News Feature | March 7, 2014

Stem Cells Driving Alzheimer's Research

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By Marcus Johnson

Stem cell researchers from Harvard have been able to turn patients’ skin cells into neurons that can be affected by early-onset Alzheimer’s. Experts believe that this will make it easier to gather the results of cells affected by the disease. It is also believed that the research will make the development of new treatments a faster process.

The research was published in the Human Molecular Genetics journal and headed by Tracy Young-Pearse. The data showed that peopl suffering from Alzheimer’s had cell mutations t similar to mutations occurring in mice. “We see this mild increase in Aβ42 in cells from patients with Alzheimer's disease, which seems to be enough to trigger disease processes,” said Young-Pearse. “We also see increases of a smaller species of amyloid-beta called Aβ38, which was unexpected as it should not be very aggregation prone. We don't fully understand what it means, but it may combine with other forms of amyloid-beta to stimulate plaque formation.”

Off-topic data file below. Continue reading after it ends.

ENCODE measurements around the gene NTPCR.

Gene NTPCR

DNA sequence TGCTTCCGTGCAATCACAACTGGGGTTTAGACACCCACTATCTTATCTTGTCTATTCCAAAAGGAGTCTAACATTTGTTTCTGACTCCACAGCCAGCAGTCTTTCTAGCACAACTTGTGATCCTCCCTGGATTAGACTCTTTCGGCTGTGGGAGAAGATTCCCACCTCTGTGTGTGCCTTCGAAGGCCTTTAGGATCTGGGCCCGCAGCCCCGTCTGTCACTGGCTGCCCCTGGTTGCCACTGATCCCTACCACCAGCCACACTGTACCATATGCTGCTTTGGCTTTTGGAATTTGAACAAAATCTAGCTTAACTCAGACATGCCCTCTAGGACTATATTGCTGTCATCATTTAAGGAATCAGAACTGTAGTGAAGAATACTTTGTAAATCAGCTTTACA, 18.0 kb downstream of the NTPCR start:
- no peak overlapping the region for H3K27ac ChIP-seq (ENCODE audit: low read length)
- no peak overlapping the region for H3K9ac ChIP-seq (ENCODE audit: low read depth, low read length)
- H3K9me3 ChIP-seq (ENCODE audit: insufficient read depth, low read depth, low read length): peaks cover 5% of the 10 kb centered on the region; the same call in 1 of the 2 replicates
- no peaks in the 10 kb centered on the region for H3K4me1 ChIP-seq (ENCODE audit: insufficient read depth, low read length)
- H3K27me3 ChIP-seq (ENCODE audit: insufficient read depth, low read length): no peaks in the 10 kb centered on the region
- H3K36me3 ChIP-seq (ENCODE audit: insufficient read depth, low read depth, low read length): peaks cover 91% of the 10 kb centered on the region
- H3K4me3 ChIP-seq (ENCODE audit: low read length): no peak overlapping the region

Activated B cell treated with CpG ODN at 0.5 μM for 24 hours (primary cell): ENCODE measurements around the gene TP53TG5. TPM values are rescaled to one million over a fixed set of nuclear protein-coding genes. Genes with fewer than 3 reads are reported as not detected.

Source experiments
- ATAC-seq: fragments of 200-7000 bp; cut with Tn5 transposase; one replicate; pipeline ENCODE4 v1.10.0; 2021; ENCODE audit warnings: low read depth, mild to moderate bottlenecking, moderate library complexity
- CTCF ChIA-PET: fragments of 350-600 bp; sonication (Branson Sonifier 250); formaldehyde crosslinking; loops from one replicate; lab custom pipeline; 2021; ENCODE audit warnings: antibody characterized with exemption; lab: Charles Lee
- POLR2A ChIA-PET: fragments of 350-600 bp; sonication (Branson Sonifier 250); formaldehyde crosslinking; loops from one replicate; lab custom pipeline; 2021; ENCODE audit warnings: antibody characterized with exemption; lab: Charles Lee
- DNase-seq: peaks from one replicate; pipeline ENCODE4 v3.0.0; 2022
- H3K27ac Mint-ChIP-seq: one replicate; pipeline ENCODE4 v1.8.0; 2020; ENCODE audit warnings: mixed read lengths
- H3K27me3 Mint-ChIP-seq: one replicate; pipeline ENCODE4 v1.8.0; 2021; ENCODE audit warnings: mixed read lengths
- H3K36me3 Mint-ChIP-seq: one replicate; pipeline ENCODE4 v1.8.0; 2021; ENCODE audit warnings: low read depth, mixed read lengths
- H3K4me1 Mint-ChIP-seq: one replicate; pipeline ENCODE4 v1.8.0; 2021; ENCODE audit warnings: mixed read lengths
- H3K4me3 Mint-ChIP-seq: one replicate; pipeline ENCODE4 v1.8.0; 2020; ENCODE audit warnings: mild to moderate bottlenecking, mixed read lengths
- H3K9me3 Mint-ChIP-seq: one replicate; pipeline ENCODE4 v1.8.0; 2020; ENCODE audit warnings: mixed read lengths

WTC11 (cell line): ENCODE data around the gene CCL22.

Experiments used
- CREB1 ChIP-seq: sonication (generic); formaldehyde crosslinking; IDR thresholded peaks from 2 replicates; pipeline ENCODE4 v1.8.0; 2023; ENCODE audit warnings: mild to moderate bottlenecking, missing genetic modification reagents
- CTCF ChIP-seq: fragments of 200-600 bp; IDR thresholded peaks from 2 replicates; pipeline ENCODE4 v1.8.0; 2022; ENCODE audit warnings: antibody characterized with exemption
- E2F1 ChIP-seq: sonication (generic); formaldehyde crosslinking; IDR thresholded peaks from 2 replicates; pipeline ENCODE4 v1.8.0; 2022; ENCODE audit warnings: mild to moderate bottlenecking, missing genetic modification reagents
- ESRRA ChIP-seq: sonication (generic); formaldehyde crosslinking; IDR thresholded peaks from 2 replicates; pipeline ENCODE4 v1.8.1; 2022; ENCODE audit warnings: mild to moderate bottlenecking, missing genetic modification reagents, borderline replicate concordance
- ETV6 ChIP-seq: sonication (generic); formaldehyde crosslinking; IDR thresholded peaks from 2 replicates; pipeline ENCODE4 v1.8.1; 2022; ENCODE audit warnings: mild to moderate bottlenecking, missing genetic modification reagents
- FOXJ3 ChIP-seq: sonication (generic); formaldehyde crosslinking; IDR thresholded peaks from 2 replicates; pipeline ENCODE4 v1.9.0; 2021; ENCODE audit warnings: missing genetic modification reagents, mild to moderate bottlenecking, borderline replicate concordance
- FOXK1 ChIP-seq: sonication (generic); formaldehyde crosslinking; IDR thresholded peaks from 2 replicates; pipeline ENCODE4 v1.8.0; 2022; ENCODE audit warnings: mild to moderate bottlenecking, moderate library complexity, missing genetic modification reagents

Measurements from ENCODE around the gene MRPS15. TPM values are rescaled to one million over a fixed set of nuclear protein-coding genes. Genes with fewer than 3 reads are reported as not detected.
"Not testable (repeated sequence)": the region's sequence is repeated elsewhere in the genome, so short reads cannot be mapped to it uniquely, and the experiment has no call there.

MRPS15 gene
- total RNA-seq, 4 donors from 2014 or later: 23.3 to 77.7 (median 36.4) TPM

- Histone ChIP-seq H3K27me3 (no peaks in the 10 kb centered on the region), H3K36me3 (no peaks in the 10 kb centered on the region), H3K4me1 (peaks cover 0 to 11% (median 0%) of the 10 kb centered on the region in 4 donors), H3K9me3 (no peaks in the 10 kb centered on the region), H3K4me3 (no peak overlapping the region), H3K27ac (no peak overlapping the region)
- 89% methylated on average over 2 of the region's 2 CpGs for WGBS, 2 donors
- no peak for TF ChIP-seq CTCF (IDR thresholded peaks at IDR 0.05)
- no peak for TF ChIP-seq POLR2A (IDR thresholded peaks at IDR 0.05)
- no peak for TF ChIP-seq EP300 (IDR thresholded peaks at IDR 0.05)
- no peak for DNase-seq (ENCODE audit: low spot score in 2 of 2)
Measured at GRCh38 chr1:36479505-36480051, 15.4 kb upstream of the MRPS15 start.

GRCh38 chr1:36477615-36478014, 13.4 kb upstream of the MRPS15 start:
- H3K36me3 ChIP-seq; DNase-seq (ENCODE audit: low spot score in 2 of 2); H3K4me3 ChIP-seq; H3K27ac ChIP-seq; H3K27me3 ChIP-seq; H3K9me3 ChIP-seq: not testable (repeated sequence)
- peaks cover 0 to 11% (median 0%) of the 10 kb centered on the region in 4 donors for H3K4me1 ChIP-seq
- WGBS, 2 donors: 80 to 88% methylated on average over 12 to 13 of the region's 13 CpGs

The researchers hope that their work can lead to new drugs that are more effective against the disease. Alzheimer’s drugs have had a high rate of failure during clinical trials because much of the drug development was based on non-human models. Young-Pearse hopes that their research can make it easier to treat the disease and develop new drugs. “Because of the Harvard Stem Cell Institute, we were able to work with other researchers to make patient cells into any type of neuron," said Young-Pearse. "The environment provides a really nice system for testing many kinds of hypotheses.”

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